The BLA is required for specific conditioned motivation. Lesions of the BLA impair the performance of specific PIT (e.g. would impair the capacity of the light to potentiate lever pressing, or the tone to potentiate chain pulling in the example above) without affecting the generalized excitatory properties (e.g. the capacity of the light to potentiate chain pulling, or the tone to potentiate lever pressing) of the reinforcers in rats (Blundell et al., 2001; Corbit and Balleine, 2005) and the BLA is activated when human subjects are performing an outcome-specific PIT task (Prévost et al., 2012). By contrast, the BLA is not required for appetitive PIT (Hall et al., 2001; Holland and Gallagher, 2003) in versions of the task where a CS+ is reinforced and a CS− is not reinforced; in this type of task, the potentiation of instrumental behavior can be supported by the general, non-CS-specific association, which is thought to depend upon the CeN rather than the BLA (see below).
The BLA is required for discriminative conditioned direction
Conditioned direction, particularly appetitive conditioned approach, can also be separated into CS-specific and general forms. Conditioned approach is produced by associating a pavlovian CS, usually with a distinct location for procedures that measure sign-tracking (i.e. a light, rather than an auditory stimulus like a tone, which is more difficult for animals to localize) with a reinforcer. Over time, presentation of the CS elicits either an approach response directed toward the CS—sometimes designated “sign-tracking”—or toward the location in which the reinforcer is delivered—“goal-tracking.” There are individual differences in the propensity to develop sign-tracking and goal-tracking responses, which appear to be correlated with dopaminergic signaling within the limbic corticostriatal circuitry (Flagel et al., 2007). As for PIT, conditioned approach procedures can be adapted to measure specific or general approach. In the general form of the procedure, animals are trained that a CS+ is predictive of reinforcer delivery, while a CS− is not. In the specific form of the procedure, one CS (e.g. a solid light, in one location) is paired with delivery of a specific reinforcer (e.g. sucrose) while another CS (e.g. a flashing light, in a different location) is paired with an alternative reinforcer (e.g. pellets). For both types of procedure, animals are tested on their propensity to approach either the CSs or the location of reinforcer delivery in the absence of primary reinforcement.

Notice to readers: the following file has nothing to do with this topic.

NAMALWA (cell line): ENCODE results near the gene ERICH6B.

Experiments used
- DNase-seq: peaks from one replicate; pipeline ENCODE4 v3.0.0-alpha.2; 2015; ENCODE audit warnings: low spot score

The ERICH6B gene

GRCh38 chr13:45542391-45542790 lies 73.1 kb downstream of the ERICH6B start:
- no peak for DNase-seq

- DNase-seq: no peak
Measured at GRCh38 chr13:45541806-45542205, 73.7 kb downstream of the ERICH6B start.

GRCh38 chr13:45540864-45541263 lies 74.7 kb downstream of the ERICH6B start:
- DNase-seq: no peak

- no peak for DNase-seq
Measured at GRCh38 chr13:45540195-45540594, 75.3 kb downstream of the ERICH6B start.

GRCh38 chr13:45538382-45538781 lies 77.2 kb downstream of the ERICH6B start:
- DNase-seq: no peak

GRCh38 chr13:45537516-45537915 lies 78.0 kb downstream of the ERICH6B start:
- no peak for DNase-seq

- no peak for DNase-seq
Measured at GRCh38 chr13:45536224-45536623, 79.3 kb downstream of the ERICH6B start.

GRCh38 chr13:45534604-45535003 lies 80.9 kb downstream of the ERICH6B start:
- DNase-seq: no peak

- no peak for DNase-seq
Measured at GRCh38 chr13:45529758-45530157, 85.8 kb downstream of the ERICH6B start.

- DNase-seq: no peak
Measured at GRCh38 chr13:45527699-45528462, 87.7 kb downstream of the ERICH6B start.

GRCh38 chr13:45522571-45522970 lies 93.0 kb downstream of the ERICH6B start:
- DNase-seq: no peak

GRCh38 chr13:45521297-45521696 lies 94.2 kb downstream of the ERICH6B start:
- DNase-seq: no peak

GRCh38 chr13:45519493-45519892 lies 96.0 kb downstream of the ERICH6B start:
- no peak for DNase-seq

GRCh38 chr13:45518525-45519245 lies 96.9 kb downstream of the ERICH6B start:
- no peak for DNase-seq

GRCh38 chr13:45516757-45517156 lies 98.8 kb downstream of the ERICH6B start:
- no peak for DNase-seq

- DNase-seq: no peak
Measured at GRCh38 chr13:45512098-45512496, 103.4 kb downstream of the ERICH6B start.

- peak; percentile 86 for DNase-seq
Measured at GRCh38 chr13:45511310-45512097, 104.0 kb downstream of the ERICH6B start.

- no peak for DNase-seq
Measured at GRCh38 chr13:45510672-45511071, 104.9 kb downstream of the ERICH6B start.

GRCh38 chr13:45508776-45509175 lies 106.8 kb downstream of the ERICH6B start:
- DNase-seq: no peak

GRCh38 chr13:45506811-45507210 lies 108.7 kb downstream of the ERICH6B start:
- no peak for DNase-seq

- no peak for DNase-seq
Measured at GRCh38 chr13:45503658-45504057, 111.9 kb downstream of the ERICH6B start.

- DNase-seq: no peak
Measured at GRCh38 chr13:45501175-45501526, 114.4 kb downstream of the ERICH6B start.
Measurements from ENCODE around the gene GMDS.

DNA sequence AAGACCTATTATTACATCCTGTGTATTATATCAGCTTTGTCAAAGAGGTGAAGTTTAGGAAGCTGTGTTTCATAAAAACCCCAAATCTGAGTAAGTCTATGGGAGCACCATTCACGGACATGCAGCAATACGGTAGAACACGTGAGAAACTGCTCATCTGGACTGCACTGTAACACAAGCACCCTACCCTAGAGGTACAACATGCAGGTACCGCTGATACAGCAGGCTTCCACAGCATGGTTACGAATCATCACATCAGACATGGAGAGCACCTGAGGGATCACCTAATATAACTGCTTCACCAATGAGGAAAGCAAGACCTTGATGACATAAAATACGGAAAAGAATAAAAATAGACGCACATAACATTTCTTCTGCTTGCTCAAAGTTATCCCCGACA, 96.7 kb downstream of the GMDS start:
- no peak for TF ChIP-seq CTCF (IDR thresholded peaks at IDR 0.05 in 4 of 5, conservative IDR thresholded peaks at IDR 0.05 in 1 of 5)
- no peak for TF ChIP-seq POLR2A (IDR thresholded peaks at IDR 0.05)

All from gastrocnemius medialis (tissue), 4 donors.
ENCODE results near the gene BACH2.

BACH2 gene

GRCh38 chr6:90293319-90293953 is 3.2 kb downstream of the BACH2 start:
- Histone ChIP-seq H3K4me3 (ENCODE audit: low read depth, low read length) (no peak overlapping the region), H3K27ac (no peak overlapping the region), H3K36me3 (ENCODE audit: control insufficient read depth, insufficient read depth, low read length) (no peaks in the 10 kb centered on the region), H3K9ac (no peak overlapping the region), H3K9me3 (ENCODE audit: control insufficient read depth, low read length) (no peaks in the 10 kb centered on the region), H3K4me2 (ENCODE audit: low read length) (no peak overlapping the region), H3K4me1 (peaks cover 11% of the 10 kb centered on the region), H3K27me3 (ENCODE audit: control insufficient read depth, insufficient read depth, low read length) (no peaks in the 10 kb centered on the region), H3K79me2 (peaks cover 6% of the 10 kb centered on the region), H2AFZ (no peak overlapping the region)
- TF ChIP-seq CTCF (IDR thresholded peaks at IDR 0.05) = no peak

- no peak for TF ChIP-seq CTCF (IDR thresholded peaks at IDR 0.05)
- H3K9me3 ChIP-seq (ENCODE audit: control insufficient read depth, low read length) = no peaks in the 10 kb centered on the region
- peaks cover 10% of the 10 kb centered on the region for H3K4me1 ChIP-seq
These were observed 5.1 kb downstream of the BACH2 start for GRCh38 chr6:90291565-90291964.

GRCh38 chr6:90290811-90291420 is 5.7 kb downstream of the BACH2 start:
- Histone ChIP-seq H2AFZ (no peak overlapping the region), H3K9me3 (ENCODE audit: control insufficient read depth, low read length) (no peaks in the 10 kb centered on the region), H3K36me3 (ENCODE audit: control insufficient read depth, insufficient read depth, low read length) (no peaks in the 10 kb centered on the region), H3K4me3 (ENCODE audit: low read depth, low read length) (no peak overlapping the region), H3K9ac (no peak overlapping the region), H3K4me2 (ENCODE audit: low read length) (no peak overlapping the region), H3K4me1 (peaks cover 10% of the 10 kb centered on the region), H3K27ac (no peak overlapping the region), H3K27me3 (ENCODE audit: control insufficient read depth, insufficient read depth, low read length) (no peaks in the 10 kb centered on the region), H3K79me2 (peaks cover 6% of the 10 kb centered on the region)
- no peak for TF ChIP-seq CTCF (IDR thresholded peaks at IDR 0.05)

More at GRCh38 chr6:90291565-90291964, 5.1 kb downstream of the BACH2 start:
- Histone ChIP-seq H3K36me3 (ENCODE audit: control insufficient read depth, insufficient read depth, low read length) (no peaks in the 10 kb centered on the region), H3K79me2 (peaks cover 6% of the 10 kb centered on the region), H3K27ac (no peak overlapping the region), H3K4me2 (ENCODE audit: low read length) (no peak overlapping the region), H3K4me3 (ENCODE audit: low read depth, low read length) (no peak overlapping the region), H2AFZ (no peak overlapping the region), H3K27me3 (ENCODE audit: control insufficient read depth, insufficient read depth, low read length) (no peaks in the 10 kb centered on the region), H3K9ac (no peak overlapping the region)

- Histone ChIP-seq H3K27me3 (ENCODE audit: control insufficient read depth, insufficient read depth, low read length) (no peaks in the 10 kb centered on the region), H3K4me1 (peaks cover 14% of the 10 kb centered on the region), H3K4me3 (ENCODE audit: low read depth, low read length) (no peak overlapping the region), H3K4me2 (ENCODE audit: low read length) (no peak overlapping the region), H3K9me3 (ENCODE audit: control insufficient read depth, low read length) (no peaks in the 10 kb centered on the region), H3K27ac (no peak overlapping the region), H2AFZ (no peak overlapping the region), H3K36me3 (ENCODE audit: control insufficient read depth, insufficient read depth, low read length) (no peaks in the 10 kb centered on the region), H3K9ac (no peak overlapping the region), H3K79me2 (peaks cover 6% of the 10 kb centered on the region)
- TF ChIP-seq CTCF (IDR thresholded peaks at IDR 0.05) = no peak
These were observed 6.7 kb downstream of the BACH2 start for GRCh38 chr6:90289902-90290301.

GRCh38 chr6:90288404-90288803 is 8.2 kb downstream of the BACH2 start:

Although lesions of the BLA have been shown to leave conditioned approach intact in a number of studies (Hatfield et al., 1996; Parkinson et al., 2000; Cardinal et al., 2002b), these studies all measured generalized approach; therefore, the lack of effect of BLA lesions on this form of conditioned approach is consistent with the hypothesis that the BLA is not required for generalized CS-US associations. The BLA does, however, appear to be necessary for pavlovian conditioned approach toward a specific CS (Ostlund and Balleine, 2008). Animals with BLA lesions show at test indiscriminate approach toward CSs that are predictive of reinforcement, including those for which the reinforcement contingency has been degraded (Ostlund and Balleine, 2008) and BLA lesions also reduce the final rates of responding in conditioned approach procedures (Chang et al., 2012b). One possible explanation for these effects suggests that there is a differential dependence on amygdala subnuclei at different stages of acquisition of conditioned approach. Using the general form of conditioned approach as an example, early in acquisition, animals typically approach both the reinforced CS+ and non-reinforced (control) CS− indiscriminately, before reducing approach to the CS− in the later stages of training. Thus, the early stage of approach training may depend upon the general affective properties of the CSs, while the later stages of training, when animals begin to discriminate between the CS+ and CS−, may be more dependent upon the sensory-specific properties of the CS+ (Chang et al., 2012b). Consistent with this, animals with BLA lesions would be predicted to acquire an indiscriminate approach response, but to be insensitive to devaluation, changes in temporal contiguity, or reinforcement contingency, which is consistent with experimental observations (Ostlund and Balleine, 2008).